THE COAST (15%) – Population (60%): Composed of beaches and cliffs, this narrow stretch of desert (just 70 miles / 180 kilometers at its widest point) is bathed by the Pacific Ocean throughout its 1 900 mile / 3 080 kilometer length. The desert is broken by 50 fertile agricultural river valleys. Peru’s major cities are situated in coastal river valleys.
Climate: Temperatures range between 14°C / 57°F and 22°C / 71°F, except in summer (December to March), when daytime temperatures can rise to 28°C / 82°F. Light drizzle may occasionally fall on the coast.
Clothing: Light clothing is recommended for the summer months (December to March), and warmer clothing for the winter months (June to September).
THE HIGHLANDS (25%) – Population (25%): This region is dominated by the Andes Mountains, which run through Peru along a north-south axis. Its rugged topography is characterized by deep, fertile valleys, extensive high Andean plains, large navigable lakes and 12 000 smaller lakes. Although the average altitude varies from between 9 840 and 13 120 feet / 3 000 and 4 000 meters the Peruvian Andes are crowned by dozens of peaks more than 19 680 feet / 6 000 meters high.
Climate: Temperatures vary between 3°C / 37°F at night and 18°C / 64°F during the day. Seasonal rains fall from December to March. To avoid altitude sickness, travelers should drink plenty of fluids during the first few days (coca leaf tea is recommended), and eat lightly.
Clothing: Days are usually warm, although it will feel colder in the shade. Nighttime temperatures range from cool to cold (from June to September). Travelers should pack jackets, sweaters and long pants. Those planning to travel between December and March will need windbreakers and waterproof jackets. Don’t forget to pack sunglasses, a hat and sun cream. The sun is very strong in the Andes.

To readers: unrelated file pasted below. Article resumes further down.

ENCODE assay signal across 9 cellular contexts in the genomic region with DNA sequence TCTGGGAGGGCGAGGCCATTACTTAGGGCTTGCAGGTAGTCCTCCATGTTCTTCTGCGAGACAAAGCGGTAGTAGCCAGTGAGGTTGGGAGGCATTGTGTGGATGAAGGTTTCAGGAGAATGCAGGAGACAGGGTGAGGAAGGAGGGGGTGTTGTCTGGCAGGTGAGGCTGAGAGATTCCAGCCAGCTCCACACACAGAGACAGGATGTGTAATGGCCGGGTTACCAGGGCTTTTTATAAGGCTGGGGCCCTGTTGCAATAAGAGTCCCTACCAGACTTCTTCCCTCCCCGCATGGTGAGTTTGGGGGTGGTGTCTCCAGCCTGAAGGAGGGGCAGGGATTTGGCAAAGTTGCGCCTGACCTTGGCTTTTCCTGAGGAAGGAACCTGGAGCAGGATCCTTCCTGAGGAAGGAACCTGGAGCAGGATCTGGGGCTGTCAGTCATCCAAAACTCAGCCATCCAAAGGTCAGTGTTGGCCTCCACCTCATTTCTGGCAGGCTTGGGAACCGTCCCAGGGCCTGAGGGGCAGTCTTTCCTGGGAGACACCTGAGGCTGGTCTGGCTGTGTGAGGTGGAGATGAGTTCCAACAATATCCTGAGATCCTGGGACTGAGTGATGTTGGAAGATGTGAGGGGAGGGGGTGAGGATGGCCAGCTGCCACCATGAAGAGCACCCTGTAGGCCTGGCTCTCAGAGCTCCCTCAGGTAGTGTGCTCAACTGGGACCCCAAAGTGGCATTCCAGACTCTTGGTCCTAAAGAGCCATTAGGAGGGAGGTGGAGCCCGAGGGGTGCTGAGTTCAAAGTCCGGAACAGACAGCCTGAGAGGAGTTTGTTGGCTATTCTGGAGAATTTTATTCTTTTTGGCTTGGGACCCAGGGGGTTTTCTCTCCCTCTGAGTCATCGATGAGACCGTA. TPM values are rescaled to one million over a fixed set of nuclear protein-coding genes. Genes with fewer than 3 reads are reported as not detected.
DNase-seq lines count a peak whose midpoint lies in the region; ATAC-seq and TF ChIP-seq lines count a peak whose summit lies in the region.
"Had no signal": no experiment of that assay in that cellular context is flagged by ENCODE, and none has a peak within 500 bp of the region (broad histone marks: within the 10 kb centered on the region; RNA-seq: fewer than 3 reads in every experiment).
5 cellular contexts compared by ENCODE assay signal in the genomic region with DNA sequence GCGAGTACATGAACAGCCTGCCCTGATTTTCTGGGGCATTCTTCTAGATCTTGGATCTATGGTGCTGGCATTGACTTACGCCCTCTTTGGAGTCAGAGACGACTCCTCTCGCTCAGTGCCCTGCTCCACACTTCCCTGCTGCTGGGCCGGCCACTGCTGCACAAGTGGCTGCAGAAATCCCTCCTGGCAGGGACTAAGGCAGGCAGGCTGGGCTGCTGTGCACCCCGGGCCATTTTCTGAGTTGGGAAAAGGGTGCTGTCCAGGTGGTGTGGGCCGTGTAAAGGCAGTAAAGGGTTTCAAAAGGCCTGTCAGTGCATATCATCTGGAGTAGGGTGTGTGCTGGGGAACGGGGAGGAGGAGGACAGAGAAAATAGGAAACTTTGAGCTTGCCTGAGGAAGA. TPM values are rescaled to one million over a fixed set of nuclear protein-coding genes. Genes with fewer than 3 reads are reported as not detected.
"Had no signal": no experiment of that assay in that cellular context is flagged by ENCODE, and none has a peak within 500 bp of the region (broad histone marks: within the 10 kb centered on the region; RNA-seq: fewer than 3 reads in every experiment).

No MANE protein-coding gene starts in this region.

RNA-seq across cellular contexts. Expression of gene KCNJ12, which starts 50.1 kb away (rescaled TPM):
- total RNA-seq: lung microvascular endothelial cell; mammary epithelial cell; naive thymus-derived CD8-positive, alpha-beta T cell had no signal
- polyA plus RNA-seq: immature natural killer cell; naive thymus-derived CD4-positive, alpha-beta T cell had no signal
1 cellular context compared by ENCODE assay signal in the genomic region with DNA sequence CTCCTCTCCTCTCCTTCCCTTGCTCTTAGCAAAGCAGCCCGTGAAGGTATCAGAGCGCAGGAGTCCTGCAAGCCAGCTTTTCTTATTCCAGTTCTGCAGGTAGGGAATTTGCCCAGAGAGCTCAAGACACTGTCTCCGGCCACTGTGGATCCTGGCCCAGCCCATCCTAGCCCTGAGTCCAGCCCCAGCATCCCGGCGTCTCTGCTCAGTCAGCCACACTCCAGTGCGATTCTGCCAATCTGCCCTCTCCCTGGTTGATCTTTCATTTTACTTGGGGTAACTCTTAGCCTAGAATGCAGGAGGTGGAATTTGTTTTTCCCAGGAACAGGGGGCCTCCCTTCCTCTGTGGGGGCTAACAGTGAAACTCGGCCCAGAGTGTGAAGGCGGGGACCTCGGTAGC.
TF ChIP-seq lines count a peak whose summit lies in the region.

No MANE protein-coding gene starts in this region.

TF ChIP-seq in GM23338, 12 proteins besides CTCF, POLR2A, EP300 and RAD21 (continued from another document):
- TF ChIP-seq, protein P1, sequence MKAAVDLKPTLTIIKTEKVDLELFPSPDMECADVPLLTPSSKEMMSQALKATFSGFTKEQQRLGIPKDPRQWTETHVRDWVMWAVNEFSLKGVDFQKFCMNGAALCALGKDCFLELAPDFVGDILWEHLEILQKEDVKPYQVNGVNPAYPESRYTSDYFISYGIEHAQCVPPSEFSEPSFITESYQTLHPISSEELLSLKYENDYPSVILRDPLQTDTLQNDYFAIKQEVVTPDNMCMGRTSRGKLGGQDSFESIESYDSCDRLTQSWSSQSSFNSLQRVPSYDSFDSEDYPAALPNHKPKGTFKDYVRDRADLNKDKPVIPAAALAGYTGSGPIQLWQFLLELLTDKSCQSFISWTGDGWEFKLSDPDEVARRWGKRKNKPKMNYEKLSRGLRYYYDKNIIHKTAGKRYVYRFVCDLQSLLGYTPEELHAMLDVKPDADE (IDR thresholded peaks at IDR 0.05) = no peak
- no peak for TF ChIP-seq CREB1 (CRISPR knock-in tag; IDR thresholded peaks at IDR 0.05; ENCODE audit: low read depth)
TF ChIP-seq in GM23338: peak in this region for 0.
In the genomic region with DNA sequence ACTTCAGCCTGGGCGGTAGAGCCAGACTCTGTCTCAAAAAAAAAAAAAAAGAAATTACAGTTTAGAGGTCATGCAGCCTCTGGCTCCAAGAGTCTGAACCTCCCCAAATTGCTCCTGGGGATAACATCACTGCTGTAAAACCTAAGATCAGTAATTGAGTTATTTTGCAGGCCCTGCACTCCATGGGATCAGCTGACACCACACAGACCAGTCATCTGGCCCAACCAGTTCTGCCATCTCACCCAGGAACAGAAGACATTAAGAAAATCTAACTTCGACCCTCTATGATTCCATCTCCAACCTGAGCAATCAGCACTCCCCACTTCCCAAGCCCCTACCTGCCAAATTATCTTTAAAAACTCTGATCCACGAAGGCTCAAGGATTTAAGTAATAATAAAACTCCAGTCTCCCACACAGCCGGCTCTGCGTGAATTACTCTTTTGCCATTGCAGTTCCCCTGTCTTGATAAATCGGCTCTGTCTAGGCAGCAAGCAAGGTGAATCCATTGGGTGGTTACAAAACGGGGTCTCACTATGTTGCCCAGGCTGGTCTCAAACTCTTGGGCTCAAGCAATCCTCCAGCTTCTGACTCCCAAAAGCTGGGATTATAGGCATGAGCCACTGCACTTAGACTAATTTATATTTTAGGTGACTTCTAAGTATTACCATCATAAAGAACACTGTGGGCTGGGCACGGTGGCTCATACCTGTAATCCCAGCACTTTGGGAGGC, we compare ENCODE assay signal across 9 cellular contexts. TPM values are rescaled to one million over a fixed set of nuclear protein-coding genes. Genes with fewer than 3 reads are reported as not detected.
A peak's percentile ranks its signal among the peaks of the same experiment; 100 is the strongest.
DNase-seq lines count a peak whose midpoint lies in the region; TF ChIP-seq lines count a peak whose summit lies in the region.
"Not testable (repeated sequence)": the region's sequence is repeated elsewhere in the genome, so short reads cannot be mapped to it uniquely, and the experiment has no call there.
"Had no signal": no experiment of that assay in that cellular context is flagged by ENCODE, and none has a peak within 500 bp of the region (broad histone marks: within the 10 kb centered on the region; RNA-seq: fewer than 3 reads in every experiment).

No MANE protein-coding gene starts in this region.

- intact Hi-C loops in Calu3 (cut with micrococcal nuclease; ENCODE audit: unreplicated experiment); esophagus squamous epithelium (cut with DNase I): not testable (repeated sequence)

THE JUNGLE (60%) – Population (15%): This is a land of tropical forests, many of them pristine, and winding rivers that flow from their headwaters in the eastern Andes into the forests, where they join the Amazon, the world’s mightiest river, on its course towards the Atlantic Ocean. In the jungle region rivers are often the only way to travel from one remote settlement to another.
Climate: Hot and humid, with average temperatures of 28°C / 82°F and a rainy season from December to March.
Clothing: Travelers are advised to carry a rain jacket at any time of year. Clothing should be very light. Long pants and long-sleeved cotton shirts are essential for protection against insects. Warmer clothing is required at night. Travelers should also use a hat, sunglasses and sun cream, as well as insect repellent.
Peru grows a wide range of agricultural products. It has the world’s greatest varieties of potato, corn, chili and Andean grains. Peru has contributed to the world both the potato and corn, two of the most important crops that now feed people all over the world. For its part, fishing is one of the country’s leading industries, with the oceans off Peru’s coast home to the world’s highest number of marine species. Globally, the fishmeal industry is concentrated in ten countries, of which Peru is the leader, responsible for 30% of all production. The Peruvian economy in general is dominated by small and medium-sized businesses. In the fishing (including fishmeal producers) and mining sectors, large scale modern operations have developed. In the mining industry, Peru is an important silver producer. As well as being the world’s second largest producer of copper, it is also the leading producer in Latin America of zinc, tin and lead.